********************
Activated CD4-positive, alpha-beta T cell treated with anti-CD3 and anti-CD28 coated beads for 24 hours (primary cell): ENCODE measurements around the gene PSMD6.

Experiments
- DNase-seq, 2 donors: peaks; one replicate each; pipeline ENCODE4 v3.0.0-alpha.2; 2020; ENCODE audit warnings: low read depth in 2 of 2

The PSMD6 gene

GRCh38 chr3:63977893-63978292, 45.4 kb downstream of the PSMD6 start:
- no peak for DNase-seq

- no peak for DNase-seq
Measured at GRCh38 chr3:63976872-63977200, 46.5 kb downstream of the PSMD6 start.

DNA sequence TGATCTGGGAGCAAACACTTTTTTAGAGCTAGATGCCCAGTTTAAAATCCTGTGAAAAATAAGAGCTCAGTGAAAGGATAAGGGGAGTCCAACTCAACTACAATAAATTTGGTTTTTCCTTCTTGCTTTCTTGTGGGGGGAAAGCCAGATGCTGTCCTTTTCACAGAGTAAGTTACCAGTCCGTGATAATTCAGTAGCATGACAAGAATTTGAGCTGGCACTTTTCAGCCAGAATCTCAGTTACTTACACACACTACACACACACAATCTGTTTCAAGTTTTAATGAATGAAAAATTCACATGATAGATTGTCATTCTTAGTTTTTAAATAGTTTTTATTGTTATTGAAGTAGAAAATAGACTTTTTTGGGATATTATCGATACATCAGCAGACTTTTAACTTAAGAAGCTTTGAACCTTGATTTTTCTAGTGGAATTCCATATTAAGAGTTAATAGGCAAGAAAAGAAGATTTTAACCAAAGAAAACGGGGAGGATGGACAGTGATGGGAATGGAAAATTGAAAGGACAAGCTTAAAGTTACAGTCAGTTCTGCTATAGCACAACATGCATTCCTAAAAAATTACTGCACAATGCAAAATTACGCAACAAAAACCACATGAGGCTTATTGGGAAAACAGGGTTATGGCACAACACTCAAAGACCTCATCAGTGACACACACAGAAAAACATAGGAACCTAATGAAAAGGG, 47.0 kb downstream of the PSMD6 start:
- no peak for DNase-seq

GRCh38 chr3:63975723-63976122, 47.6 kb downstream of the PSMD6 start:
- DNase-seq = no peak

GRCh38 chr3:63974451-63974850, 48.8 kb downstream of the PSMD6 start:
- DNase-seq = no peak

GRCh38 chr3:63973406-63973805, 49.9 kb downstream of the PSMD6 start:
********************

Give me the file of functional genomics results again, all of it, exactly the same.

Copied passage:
Activated CD4-positive, alpha-beta T cell treated with anti-CD3 and anti-CD28 coated beads for 24 hours (primary cell): ENCODE measurements around the gene PSMD6.

Experiments
- DNase-seq, 2 donors: peaks; one replicate each; pipeline ENCODE4 v3.0.0-alpha.2; 2020; ENCODE audit warnings: low read depth in 2 of 2

The PSMD6 gene

GRCh38 chr3:63977893-63978292, 45.4 kb downstream of the PSMD6 start:
- no peak for DNase-seq

- no peak for DNase-seq
Measured at GRCh38 chr3:63976872-63977200, 46.5 kb downstream of the PSMD6 start.

DNA sequence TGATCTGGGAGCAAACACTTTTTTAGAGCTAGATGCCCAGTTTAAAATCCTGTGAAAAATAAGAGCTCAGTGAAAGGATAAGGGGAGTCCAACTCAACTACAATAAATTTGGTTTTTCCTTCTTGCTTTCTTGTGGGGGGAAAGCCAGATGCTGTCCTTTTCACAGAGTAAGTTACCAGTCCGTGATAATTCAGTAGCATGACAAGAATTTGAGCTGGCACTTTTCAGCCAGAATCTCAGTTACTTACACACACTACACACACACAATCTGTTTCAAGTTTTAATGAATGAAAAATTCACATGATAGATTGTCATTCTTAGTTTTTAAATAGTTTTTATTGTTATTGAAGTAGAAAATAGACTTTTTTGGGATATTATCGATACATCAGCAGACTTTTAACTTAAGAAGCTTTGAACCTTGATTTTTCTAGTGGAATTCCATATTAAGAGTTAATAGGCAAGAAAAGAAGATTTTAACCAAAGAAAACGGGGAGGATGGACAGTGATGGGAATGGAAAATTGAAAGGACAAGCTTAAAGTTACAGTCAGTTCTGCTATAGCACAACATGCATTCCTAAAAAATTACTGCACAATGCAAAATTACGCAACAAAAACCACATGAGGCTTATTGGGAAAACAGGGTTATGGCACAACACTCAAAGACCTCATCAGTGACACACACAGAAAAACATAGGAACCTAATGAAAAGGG, 47.0 kb downstream of the PSMD6 start:
- no peak for DNase-seq

GRCh38 chr3:63975723-63976122, 47.6 kb downstream of the PSMD6 start:
- DNase-seq = no peak

GRCh38 chr3:63974451-63974850, 48.8 kb downstream of the PSMD6 start:
- DNase-seq = no peak

GRCh38 chr3:63973406-63973805, 49.9 kb downstream of the PSMD6 start: